The EU in Association Agreement Negotiations Challenges to Complex Policy Coordination
Through its focus on EU Association Agreement negotiations, this book goes beyond the study of traditional EU trade negotiations and puts the spotlight on the increasing number of negotiations where trade relations are discussed alongside political ones. This setting makes both the negotiations themselves and the definition of the EU’s positions more complicated, raising the question as to what ultimately determines the EU’s behaviour in such complex negotiations spanning multiple of the EU’s policy areas.
Offering a generalizable analytical model to study such complex EU international negotiations, the book illuminates the preferences and interactions between individual parts of the EU’s foreign affairs bureaucracy, and those between the lead actors, the Directorate General for Trade, and the European External Action Service (EEAS), in particular. In doing so, it demonstrates the utility of adapting the concept of bureaucratic politics from Foreign Policy Analysis (FPA) to the EU’s foreign policy decision-making apparatus across different stages of EU international negotiations. It also discusses how the institutional changes of the Treaty of Lisbon have altered the institutional set-up of the EU’s foreign affairs bureaucracy and thereby changed the foundations of the EU’s bureaucratic politics. Finally, the book finds that the EU’s behaviour in these negotiations is ultimately shaped, on the one hand, by the presence of diverging positions between its institutional actors, and the difficulty to bridge them through policy coordination mechanisms, on the other. Empirically, it explores these dynamics by considering the EU’s Association Agreement negotiations on the Latin American continent over the last twenty years before demonstrating the analytical model’s utility in the context of the EU’s negotiations with Ukraine and Japan.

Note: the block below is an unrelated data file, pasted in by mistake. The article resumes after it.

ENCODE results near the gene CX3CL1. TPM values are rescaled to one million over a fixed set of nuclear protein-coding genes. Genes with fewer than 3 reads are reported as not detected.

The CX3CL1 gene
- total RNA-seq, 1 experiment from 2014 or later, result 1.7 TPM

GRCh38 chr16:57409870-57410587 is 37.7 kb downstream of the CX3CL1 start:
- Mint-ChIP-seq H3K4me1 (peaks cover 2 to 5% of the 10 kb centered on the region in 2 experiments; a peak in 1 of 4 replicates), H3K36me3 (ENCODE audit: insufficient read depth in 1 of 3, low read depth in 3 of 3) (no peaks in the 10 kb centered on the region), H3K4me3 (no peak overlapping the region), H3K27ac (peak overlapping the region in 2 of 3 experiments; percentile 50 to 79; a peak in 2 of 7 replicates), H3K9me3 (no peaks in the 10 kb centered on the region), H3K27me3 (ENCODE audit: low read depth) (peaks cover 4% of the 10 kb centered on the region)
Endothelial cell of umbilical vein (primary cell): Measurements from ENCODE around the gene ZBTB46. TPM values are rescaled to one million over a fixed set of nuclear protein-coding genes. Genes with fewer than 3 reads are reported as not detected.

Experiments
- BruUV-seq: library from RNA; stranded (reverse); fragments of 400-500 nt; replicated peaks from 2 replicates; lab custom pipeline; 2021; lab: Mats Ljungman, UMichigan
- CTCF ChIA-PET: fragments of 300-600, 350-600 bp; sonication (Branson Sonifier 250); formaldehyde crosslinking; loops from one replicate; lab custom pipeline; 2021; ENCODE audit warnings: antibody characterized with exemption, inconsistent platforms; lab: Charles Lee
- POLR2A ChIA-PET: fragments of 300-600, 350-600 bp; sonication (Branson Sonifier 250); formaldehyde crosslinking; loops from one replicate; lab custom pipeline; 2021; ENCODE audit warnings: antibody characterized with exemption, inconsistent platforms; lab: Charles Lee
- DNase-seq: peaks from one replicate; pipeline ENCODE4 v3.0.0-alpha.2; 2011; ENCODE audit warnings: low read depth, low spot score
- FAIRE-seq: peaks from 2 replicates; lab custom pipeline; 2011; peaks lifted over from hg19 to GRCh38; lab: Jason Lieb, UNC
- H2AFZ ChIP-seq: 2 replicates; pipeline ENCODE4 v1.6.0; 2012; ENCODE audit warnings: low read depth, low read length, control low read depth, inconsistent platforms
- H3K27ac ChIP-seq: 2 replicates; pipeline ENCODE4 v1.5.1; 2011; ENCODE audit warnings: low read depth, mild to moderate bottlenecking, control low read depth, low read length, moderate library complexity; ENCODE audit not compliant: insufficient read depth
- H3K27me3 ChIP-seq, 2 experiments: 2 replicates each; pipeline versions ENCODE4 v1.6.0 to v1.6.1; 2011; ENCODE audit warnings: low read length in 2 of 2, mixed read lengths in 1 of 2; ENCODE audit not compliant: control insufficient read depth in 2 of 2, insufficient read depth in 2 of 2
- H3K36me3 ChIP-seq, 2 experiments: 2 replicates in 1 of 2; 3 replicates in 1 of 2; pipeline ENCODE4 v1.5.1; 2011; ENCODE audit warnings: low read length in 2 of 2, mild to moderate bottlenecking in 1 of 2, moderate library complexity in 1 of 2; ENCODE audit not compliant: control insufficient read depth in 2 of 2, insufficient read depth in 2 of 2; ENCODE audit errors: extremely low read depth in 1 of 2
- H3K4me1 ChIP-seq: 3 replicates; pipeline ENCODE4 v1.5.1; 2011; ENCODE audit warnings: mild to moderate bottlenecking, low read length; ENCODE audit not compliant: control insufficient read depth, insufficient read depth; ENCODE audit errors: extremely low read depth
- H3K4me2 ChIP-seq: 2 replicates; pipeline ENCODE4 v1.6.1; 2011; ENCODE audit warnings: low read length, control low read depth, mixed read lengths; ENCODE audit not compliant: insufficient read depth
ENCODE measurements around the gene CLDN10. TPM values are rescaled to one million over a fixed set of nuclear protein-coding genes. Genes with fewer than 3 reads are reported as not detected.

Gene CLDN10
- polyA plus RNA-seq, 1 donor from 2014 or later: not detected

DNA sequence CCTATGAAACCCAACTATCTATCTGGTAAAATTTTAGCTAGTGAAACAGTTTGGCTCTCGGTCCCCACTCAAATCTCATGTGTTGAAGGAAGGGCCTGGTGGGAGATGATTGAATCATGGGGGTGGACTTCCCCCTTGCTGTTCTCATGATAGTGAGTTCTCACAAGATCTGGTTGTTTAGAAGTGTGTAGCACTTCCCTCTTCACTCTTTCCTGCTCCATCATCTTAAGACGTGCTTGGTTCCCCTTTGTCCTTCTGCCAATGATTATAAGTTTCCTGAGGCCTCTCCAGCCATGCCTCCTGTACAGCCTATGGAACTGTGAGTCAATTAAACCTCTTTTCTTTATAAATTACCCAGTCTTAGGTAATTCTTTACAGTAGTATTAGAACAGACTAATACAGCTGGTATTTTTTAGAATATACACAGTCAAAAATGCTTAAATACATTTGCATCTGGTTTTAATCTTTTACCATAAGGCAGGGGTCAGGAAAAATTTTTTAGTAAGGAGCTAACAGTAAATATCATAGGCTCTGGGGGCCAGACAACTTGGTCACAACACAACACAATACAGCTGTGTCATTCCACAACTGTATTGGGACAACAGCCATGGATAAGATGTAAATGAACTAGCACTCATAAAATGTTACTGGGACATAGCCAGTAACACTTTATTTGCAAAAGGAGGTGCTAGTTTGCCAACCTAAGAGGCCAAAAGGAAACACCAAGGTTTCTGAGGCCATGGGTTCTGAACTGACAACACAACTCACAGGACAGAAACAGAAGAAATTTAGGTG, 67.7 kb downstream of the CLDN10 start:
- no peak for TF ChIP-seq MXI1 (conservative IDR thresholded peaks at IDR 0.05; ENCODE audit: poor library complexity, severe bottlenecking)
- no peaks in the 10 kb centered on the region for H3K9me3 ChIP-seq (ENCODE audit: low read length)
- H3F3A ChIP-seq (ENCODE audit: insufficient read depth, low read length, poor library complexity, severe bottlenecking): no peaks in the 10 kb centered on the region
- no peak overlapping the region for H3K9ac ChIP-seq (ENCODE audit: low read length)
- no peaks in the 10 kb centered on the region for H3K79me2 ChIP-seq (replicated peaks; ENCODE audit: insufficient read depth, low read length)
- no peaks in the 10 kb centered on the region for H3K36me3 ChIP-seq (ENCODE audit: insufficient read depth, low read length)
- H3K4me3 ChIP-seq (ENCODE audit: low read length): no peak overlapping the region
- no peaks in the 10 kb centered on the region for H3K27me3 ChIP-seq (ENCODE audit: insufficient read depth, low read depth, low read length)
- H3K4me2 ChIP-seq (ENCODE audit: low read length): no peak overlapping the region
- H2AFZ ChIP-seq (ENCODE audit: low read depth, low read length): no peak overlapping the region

This book will be of key interest to scholars, students, and practitioners in EU foreign affairs/external relations, EU public administration and public policy, EU trade policy, and more broadly to Foreign Policy Analysis and International Relations.
PART I: Analysing the EU’s behaviour in complex Association Agreement negotiations. 1 Introduction: The EU in increasingly complex international negotiations. 2 Foreign Policy Analysis and EU foreign policy-making. 3 EU Association Agreements and institutional decision-making complexity over time. PART II: Complex EU negotiations in the Latin American region. 4 Testing the water: Initial attempts for cross-cutting negotiations in the Latin American region. 5 Institutional complexity and the Lisbon transition: Negotiating with Central America and the Andean region. 6 Negotiations in the aftermath of the Lisbon Treaty’s institutional turmoil. PART III: Understanding the wider dynamics of complex EU negotiations. 7 Negotiations with the rest of the world. 8 Reflections on the drivers of EU behaviour in complex international negotiations. Appendix: List of interviews.